At the 2010 ICAST Show, Livetarget took the ward for Best Soft Lure back to Canada, thanks to their realistically detailed Frog. Its popularity led to additional sizes and colors. Choose among 1/4-, 5/8-, and 3/4-ounce models in 8 colors. This frog is especially soft for easy hookups.
Lure designer Joe Renosky adds JR’s Super Frog to his Renosky Lures lineup. This versatile bait, available in 2 sizes, allows anglers to choose among 3 styles of feet. The first option is a standard silicone skirt that produces the best walking action. Select instead a set of frog feet for a more realistic look, as the feet kick when the lure’s twitched. Finally, buzz feet churn the surface as it’s retrieved.
Jackall Lures adds Iobee, a frog built to fish as is—no tinkering. It’s balanced to cast well and perform a walking cadence. It sits level on the surface to create more vibration as it moves over mats or open water.
Hard-body Frogs: Livetarget’s Walking Frog series includes 2 sizes and 4 colors. This lure imitates a frog on top with legs extended behind, tapered to walk back and forth with a twitching retrieve. With a nod to their 50th anniversary, Rebel adds Frog-R, a chubbier 2½-inch topwater walker with bulging eyes and a loud rattle.
Veteran tinkerer Larry Dahlberg worked for years to design a frog that would float at rest, then dive below the surface, as frogs do when approached. Using a solid, streamlined body and realistic legs and webbed feet of stretchy Elaztech, River2Sea’s Dahlberg Diver Frog meets these objectives, getting down about 2 feet, before nosing up for a breath. Check the video on the company website to appreciate its action. A unique face shield deflects vegetation from its massive worm-style hook. A smaller 50 size (2 inches) joins the original 2½-inch model 60.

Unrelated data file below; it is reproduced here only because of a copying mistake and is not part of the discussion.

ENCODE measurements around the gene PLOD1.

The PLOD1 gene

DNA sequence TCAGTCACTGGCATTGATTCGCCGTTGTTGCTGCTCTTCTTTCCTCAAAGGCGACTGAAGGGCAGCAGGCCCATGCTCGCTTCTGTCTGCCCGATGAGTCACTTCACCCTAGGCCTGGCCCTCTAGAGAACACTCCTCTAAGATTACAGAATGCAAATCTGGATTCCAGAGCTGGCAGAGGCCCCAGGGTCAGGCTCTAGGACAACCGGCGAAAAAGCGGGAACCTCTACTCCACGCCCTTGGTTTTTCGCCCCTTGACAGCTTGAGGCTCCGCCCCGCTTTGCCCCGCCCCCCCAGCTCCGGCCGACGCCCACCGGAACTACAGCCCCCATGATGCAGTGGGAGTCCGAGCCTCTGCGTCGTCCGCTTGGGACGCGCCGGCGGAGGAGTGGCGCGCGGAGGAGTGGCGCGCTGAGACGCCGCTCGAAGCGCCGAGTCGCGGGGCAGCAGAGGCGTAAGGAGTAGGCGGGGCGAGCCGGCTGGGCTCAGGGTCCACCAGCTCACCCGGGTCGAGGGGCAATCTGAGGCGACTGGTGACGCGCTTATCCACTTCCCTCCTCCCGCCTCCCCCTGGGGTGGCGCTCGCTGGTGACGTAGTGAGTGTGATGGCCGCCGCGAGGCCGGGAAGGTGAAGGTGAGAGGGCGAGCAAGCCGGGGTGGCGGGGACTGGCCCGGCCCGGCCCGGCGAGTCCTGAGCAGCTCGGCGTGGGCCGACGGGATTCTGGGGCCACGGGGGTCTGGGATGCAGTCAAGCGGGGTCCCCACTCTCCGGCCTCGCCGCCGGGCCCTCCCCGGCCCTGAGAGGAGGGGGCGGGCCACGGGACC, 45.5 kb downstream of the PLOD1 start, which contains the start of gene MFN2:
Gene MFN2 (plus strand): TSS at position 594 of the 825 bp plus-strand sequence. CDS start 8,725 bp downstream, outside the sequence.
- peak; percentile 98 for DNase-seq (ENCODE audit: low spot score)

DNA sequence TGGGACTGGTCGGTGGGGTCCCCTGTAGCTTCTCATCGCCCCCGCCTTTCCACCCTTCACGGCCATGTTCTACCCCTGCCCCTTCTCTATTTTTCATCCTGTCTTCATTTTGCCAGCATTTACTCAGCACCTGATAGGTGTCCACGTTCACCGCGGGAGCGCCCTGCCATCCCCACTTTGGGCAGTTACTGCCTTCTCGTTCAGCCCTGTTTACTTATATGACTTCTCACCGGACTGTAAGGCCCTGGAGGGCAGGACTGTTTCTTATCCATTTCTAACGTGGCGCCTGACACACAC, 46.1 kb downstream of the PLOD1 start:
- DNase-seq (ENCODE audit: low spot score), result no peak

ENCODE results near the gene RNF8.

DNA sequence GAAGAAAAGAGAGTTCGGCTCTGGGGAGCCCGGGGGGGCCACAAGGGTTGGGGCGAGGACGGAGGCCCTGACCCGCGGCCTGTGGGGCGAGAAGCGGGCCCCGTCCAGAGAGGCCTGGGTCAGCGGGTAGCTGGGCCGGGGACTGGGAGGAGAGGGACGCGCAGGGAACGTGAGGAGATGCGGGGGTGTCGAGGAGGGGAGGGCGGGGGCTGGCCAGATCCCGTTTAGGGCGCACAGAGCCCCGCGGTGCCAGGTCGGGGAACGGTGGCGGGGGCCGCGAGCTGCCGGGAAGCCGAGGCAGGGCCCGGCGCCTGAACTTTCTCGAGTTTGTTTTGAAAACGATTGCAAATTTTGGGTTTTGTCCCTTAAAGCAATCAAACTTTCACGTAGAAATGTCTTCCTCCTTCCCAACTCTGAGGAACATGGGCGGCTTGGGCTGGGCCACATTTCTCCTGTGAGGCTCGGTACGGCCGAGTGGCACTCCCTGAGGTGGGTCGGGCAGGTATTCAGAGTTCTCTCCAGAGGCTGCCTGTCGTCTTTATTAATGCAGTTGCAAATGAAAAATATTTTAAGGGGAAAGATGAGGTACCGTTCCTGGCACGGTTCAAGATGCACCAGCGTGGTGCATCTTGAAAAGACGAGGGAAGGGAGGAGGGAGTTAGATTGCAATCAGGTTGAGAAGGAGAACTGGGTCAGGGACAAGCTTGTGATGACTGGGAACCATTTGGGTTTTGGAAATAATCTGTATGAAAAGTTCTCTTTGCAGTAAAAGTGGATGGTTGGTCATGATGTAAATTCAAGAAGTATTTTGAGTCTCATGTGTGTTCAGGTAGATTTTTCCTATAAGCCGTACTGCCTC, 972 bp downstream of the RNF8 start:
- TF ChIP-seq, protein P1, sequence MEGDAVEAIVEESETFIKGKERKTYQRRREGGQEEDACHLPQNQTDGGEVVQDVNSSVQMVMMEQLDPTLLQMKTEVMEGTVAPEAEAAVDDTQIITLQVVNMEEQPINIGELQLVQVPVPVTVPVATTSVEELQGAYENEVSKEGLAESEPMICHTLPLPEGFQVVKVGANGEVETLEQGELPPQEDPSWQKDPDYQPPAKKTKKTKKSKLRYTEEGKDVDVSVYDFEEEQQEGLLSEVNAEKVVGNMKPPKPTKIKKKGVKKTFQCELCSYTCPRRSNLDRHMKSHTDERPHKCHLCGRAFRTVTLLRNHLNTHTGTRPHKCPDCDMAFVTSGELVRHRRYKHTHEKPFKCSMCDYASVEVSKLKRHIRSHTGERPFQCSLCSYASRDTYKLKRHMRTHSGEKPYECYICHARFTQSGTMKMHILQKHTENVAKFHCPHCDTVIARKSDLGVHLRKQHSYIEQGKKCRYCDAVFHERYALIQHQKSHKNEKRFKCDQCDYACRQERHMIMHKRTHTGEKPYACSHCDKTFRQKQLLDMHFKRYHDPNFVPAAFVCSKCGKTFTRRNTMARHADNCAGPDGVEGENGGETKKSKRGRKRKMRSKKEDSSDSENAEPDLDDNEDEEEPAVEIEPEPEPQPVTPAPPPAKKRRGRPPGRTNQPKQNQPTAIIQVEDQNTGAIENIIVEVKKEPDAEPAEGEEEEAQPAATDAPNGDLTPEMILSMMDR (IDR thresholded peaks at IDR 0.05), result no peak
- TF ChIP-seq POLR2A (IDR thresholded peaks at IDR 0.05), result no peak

At Revere Maxx-Fishing, Matthew Fenstermaker makes nothing but frogs. Busting onto the scene with the Rock Star Frog, a surface bait with a rear prop, he’s added deep-diving Maxx-Rev DT, a jointed 5-incher that floats at rest but executes a fast dive when retrieved. Maxx-Pop is a jointed 5-inch popper style with legs extended behind. A feather and mylar tail adds further flash. Rex-Rip FW has a 3-inch hard-plastic body with a pair of offset-shank hooks mounted at the rear. Rig each with a grub or buzz-tail worm for an action package that comes through thick grass.